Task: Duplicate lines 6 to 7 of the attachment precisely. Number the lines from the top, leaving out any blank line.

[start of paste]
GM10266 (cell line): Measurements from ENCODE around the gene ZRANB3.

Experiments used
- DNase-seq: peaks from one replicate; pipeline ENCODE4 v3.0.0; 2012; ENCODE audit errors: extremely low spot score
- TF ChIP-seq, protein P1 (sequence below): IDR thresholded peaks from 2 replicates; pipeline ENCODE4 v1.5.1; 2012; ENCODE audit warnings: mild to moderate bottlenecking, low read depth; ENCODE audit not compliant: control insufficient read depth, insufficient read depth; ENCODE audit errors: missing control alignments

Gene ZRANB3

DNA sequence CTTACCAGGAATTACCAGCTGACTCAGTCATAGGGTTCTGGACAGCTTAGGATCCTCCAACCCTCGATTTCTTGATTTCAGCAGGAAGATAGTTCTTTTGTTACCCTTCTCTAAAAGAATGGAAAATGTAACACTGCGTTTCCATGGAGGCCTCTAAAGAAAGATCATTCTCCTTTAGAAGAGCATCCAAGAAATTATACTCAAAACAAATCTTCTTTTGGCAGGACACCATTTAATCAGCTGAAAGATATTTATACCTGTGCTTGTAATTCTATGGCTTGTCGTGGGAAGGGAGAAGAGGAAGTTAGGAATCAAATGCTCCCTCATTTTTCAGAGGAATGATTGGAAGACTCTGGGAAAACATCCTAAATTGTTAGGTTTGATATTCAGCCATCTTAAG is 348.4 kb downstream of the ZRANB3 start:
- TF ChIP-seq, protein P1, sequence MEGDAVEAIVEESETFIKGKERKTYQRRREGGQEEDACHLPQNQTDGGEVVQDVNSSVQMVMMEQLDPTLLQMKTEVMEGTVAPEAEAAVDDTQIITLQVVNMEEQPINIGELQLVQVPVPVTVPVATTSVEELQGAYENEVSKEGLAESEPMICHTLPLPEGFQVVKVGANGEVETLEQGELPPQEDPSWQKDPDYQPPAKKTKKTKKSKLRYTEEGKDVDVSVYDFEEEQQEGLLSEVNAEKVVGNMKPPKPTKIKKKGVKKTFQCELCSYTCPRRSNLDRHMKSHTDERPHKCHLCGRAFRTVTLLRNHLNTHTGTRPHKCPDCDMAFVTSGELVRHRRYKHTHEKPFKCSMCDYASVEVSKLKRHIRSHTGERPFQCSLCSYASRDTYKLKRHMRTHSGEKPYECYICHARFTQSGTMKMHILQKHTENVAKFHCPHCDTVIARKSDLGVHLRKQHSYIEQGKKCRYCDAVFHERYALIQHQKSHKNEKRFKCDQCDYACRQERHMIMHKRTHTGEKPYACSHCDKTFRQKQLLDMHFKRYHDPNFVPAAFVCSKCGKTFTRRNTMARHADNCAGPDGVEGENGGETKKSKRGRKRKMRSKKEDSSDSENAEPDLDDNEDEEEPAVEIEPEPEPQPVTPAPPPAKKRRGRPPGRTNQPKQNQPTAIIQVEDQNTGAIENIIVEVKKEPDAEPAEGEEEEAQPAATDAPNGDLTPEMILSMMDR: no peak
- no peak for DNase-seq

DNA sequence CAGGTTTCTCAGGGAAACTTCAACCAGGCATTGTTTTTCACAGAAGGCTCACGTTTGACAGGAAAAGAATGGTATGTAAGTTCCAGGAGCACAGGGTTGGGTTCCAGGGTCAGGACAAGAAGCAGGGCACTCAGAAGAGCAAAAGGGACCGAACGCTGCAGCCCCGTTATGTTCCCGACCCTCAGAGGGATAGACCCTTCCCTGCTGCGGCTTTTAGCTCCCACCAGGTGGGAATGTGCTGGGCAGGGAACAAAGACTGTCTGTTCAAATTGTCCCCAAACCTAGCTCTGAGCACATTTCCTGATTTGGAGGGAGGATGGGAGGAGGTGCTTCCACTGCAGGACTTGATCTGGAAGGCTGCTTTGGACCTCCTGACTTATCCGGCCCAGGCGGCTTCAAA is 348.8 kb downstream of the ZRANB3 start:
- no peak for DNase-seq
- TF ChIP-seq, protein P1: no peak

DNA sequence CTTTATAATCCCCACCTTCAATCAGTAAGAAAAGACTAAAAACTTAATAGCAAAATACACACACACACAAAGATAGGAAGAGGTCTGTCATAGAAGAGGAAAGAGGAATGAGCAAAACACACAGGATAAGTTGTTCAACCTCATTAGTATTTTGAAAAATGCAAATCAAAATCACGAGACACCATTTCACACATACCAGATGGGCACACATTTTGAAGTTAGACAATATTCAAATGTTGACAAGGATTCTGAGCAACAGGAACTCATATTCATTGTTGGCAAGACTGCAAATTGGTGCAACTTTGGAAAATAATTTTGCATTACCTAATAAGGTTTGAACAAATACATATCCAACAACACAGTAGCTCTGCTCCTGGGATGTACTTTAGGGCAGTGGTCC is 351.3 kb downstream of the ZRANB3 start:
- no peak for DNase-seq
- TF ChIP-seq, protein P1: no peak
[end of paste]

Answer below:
DNA sequence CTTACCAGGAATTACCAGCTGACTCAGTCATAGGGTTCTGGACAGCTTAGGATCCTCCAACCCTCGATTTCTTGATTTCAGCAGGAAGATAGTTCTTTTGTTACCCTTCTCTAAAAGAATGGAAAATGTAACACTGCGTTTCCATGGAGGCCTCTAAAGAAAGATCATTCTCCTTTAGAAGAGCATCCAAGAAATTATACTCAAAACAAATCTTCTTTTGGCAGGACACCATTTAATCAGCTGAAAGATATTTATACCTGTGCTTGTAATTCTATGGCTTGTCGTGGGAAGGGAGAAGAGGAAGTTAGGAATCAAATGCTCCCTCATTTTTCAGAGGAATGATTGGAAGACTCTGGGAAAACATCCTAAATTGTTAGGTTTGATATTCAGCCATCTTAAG is 348.4 kb downstream of the ZRANB3 start:
- TF ChIP-seq, protein P1, sequence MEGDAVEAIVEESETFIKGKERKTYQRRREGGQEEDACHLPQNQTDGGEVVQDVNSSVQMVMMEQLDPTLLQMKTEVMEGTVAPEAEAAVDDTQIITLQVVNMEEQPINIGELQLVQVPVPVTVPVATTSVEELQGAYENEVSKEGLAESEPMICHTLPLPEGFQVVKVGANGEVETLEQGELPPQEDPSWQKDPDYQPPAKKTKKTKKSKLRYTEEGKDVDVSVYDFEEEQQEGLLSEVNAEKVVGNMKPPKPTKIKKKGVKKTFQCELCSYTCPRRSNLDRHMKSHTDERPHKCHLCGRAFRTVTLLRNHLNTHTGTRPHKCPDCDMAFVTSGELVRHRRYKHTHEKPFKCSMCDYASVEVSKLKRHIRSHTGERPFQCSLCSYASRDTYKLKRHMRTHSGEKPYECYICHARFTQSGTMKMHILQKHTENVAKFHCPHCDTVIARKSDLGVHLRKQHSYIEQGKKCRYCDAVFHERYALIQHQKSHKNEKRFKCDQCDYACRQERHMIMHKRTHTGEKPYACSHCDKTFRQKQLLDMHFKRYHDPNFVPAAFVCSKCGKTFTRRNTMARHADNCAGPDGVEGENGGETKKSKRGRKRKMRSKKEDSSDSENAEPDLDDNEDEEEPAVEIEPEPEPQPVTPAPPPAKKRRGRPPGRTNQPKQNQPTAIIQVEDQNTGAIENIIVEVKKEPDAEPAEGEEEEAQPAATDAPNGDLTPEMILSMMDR: no peak